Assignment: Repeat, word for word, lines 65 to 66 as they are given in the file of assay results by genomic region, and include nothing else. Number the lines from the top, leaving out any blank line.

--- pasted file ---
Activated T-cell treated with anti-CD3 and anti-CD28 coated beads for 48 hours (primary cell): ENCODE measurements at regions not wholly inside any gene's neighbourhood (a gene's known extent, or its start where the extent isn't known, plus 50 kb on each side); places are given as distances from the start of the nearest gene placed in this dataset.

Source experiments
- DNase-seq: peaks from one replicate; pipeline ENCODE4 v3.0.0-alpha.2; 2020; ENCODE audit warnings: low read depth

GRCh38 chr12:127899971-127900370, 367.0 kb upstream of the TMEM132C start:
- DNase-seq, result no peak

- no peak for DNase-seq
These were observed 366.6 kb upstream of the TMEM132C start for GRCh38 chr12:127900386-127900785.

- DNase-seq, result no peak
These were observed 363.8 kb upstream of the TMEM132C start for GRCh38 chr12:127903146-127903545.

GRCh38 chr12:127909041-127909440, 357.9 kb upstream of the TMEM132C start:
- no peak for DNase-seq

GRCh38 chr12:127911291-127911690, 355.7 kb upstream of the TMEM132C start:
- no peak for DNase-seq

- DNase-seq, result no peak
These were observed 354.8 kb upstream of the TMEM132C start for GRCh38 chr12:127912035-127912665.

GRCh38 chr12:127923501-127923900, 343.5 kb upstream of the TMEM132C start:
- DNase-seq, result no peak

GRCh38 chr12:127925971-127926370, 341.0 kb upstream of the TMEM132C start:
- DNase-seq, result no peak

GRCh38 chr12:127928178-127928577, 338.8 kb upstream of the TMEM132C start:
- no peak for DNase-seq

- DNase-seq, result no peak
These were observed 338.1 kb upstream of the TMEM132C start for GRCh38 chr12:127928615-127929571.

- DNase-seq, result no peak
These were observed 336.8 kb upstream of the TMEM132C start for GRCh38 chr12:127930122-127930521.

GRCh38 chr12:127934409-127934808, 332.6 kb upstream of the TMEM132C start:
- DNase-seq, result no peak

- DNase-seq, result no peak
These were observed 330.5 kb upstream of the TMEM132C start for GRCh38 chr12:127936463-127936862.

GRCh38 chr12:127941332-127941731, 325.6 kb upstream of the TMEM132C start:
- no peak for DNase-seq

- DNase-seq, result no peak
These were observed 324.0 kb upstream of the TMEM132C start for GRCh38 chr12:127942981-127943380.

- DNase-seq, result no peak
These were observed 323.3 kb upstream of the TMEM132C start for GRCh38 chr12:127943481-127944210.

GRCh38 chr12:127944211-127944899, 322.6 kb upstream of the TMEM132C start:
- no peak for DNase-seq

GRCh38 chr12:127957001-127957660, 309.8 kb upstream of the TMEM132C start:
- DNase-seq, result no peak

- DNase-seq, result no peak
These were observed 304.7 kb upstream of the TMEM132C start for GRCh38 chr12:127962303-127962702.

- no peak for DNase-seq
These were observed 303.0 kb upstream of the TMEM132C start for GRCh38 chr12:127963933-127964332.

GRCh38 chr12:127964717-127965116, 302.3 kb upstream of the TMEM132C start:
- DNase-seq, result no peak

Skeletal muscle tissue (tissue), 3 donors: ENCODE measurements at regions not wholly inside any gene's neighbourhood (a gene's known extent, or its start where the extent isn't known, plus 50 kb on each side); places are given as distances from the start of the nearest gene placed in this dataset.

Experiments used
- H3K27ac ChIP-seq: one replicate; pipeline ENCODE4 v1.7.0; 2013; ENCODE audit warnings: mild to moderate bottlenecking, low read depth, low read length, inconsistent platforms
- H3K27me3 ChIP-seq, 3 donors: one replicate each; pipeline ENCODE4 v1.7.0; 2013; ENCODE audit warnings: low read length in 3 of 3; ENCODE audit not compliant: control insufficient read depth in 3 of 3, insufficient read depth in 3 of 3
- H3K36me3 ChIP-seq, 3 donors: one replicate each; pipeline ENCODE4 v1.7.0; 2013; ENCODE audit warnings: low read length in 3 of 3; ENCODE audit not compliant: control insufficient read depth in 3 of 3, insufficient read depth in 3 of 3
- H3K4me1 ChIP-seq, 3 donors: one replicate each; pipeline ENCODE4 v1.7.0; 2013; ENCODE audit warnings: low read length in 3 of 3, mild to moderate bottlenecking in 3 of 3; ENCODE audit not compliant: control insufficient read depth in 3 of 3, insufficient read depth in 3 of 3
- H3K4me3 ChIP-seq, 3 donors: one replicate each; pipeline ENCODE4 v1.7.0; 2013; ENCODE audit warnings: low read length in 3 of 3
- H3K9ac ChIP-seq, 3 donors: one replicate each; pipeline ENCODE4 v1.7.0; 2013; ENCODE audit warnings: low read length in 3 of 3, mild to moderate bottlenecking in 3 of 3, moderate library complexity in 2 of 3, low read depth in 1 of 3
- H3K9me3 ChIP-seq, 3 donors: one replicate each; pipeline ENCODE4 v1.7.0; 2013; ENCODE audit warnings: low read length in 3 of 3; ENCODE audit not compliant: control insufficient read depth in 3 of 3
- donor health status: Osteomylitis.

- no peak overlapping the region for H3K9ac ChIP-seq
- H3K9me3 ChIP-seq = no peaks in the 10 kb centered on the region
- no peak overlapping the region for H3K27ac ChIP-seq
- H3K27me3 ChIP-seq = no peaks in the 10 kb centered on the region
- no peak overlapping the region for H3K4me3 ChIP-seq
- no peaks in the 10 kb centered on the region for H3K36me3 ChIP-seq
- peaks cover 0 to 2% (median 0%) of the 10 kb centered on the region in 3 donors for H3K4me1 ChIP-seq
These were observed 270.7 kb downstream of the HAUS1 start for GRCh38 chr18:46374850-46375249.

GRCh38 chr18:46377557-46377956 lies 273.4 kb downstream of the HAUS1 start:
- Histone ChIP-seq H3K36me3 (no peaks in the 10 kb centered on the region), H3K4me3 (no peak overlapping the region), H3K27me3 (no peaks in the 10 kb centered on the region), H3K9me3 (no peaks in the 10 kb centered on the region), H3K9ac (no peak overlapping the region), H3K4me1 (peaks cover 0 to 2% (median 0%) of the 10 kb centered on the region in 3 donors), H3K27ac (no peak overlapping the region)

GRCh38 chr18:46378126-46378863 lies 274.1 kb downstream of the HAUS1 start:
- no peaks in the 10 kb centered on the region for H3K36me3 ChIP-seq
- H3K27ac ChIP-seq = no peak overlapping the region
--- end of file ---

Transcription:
- Histone ChIP-seq H3K36me3 (no peaks in the 10 kb centered on the region), H3K4me3 (no peak overlapping the region), H3K27me3 (no peaks in the 10 kb centered on the region), H3K9me3 (no peaks in the 10 kb centered on the region), H3K9ac (no peak overlapping the region), H3K4me1 (peaks cover 0 to 2% (median 0%) of the 10 kb centered on the region in 3 donors), H3K27ac (no peak overlapping the region)

GRCh38 chr18:46378126-46378863 lies 274.1 kb downstream of the HAUS1 start: